Do people really think this? Do they accept it as a truth? Is it even true? Has there yet been the one case that renders the statement redundant? Surely, a rainy autumn day, a middle-aged mom, tired and premenstrual, suddenly overcome by the sight of some elegant bevelling...? It must have happened a million times.
It was Evan Boehm who reminded me of this hateful aphorism at Resonate in Belgrade last month. I've been muttering it to myself, under my breath, ever since. It troubles me. What the statement implies is that there is no beauty in digital technologies. No pathos. Nothing that might move someone. Which is utter bollocks. There isn't anything intrinsically un-profound to our latest batch of technological marvels, and it is hopelessly short-sighted to suggest there is. But I understand the reasons for this misconception, which is what I'm going to discuss here.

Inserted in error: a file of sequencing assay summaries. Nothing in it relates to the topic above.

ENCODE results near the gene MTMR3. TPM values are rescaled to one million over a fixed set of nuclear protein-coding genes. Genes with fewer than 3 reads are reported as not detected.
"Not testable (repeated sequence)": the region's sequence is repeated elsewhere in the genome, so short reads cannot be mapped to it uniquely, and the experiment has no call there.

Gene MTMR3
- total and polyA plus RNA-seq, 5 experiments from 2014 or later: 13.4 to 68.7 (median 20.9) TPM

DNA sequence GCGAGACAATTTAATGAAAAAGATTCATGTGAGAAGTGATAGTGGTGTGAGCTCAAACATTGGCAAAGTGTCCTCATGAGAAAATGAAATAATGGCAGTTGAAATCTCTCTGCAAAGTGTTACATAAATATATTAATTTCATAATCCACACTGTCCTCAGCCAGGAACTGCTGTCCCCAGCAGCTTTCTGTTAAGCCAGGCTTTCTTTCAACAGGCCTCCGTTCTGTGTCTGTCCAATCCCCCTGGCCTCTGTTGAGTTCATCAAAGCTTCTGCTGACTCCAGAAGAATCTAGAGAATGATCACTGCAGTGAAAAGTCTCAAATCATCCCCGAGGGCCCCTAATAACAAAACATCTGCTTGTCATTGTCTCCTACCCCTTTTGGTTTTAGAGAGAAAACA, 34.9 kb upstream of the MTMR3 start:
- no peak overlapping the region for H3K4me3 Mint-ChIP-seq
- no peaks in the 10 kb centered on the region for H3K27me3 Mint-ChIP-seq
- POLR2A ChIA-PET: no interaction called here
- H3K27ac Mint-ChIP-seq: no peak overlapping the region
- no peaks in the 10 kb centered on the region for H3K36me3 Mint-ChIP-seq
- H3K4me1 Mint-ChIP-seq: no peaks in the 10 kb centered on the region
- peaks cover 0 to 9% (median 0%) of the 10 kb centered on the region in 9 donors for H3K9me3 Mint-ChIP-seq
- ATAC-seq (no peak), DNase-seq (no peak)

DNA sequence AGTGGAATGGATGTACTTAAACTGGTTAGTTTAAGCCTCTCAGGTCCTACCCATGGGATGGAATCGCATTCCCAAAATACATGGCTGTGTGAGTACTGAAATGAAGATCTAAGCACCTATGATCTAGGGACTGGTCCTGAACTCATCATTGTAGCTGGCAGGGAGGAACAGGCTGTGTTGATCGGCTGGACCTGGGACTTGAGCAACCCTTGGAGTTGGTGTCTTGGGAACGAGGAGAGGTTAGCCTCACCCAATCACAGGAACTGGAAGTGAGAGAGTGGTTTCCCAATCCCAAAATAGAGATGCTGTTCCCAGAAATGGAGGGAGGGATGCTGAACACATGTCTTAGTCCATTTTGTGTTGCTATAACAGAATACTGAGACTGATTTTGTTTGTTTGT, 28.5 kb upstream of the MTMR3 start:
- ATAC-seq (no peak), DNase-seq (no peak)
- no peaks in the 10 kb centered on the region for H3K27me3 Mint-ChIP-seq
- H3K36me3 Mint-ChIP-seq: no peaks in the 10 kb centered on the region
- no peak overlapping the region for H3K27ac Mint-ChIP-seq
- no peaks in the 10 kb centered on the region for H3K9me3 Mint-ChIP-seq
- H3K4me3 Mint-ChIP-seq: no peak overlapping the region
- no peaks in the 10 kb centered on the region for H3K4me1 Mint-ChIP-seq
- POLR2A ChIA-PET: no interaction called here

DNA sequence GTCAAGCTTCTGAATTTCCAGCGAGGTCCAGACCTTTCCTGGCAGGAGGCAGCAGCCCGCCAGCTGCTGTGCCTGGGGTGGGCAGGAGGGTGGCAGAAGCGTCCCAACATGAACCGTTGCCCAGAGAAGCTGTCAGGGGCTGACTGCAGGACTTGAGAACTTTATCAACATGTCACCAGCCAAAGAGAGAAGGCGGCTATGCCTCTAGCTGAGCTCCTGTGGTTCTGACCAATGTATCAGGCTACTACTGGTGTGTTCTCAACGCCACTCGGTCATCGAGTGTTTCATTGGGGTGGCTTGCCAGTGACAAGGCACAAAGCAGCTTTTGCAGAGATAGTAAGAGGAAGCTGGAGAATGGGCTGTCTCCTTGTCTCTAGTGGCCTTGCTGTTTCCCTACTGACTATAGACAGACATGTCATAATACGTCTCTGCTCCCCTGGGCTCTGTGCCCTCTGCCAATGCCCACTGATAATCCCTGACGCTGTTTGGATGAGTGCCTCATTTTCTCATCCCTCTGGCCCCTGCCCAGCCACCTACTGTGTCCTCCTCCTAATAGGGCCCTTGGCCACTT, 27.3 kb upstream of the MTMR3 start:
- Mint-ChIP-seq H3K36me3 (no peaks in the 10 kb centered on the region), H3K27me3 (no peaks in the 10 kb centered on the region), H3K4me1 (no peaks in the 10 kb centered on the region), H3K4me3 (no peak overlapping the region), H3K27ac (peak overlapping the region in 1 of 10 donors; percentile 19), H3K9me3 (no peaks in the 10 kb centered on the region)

In this social networking microcosm where the living, content generators, the dead, automated bots, spammers all share a peaceful coexistence, Matt Pearson questions his “other” self who speaks his language and says just the kind of things he would say.
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